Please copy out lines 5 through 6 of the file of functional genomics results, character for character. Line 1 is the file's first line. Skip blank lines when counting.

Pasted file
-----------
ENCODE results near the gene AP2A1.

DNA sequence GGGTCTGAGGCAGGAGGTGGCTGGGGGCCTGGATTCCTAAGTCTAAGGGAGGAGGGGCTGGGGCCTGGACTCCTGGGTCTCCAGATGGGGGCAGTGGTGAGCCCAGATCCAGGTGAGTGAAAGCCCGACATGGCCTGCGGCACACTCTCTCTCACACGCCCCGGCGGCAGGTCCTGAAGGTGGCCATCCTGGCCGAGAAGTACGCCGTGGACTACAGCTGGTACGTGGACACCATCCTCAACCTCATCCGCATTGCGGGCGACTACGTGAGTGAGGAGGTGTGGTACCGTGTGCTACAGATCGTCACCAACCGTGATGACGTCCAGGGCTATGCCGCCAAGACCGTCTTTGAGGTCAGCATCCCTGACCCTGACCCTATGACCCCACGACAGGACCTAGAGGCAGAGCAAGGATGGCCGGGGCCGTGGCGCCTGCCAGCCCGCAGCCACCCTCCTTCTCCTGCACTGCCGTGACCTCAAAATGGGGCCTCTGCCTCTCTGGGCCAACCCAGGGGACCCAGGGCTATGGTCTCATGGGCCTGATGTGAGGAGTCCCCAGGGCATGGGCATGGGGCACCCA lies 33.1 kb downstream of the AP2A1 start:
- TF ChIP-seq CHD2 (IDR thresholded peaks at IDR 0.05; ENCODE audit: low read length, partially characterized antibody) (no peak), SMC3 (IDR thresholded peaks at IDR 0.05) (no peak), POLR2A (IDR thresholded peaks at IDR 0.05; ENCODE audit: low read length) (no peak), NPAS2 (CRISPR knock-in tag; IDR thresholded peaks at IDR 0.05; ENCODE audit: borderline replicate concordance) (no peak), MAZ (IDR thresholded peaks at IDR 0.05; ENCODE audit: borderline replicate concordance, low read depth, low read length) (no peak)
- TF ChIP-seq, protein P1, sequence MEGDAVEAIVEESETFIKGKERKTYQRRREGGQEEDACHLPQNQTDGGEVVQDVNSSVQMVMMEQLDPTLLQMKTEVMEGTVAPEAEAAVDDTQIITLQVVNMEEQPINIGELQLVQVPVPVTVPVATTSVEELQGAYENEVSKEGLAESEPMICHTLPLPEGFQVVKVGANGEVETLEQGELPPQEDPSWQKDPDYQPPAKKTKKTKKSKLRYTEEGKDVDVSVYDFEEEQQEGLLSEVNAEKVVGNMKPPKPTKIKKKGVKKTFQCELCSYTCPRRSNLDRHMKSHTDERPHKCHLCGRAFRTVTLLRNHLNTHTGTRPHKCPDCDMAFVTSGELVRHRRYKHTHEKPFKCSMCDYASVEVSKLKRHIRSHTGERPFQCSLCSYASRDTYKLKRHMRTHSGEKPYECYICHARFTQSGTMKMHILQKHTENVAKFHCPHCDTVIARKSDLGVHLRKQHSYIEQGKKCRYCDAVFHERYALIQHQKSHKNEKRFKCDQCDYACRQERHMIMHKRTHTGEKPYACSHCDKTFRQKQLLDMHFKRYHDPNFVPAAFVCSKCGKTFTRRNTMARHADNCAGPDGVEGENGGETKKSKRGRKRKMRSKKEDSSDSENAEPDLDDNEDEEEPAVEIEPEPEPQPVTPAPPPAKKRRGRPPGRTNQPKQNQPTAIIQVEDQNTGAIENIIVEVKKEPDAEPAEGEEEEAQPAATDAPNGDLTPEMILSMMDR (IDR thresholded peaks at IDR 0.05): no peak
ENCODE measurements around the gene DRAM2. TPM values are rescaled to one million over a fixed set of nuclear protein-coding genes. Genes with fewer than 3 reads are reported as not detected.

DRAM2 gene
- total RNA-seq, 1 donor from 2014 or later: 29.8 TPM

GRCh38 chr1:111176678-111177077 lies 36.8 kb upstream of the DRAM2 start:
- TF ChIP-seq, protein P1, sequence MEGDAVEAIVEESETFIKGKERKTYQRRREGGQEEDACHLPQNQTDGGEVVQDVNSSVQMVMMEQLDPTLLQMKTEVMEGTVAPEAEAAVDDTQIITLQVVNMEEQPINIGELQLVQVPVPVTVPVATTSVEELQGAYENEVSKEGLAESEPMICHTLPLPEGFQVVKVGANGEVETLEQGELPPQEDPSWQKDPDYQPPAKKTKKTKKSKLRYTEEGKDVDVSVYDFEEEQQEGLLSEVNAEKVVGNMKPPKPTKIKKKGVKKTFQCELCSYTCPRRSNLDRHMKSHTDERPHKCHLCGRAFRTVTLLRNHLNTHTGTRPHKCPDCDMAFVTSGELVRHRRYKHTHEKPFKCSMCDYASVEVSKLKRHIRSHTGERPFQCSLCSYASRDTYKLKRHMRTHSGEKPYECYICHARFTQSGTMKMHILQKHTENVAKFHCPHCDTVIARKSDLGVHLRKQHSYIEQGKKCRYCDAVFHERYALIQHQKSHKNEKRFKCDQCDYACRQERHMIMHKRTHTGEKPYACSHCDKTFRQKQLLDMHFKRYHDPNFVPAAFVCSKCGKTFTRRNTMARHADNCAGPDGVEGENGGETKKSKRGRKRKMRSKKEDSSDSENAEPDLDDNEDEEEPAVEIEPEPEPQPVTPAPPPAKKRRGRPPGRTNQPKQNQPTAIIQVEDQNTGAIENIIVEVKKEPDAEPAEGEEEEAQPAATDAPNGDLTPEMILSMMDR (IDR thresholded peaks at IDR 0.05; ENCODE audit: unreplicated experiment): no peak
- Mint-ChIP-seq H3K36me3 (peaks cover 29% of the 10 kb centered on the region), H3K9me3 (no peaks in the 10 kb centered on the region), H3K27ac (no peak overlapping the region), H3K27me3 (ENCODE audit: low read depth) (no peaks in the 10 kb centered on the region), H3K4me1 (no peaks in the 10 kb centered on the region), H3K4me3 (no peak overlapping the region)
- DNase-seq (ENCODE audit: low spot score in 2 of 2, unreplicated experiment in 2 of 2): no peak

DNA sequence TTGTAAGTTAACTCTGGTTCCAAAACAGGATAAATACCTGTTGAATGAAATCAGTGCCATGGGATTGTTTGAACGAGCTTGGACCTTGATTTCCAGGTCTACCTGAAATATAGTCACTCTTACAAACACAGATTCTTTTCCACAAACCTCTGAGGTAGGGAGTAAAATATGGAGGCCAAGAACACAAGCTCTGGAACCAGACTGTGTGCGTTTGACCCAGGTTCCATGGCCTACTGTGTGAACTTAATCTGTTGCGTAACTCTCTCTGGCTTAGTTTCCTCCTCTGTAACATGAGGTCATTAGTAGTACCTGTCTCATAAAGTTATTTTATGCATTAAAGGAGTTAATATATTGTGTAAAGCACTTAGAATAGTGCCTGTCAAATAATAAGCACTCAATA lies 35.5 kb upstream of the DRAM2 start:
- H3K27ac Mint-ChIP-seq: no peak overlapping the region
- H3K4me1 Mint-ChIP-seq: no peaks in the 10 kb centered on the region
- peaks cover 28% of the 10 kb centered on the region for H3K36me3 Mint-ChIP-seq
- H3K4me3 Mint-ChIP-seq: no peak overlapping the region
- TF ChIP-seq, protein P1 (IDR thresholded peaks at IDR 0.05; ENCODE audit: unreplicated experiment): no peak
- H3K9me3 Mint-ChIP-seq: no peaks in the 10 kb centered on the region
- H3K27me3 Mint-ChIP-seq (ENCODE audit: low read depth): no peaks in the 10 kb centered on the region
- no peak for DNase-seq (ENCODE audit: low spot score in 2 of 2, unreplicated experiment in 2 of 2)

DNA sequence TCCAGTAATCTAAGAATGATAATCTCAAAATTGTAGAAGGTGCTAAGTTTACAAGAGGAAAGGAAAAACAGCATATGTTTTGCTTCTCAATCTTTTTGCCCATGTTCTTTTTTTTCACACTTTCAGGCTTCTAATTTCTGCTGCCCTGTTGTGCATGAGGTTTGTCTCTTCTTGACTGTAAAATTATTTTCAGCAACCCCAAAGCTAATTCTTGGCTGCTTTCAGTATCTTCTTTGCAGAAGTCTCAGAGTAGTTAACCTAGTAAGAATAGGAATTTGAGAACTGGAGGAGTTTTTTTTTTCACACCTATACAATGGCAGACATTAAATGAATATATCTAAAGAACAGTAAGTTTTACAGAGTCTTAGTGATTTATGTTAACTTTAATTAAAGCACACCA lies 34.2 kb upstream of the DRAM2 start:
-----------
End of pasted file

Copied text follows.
ENCODE measurements around the gene DRAM2. TPM values are rescaled to one million over a fixed set of nuclear protein-coding genes. Genes with fewer than 3 reads are reported as not detected.

DRAM2 gene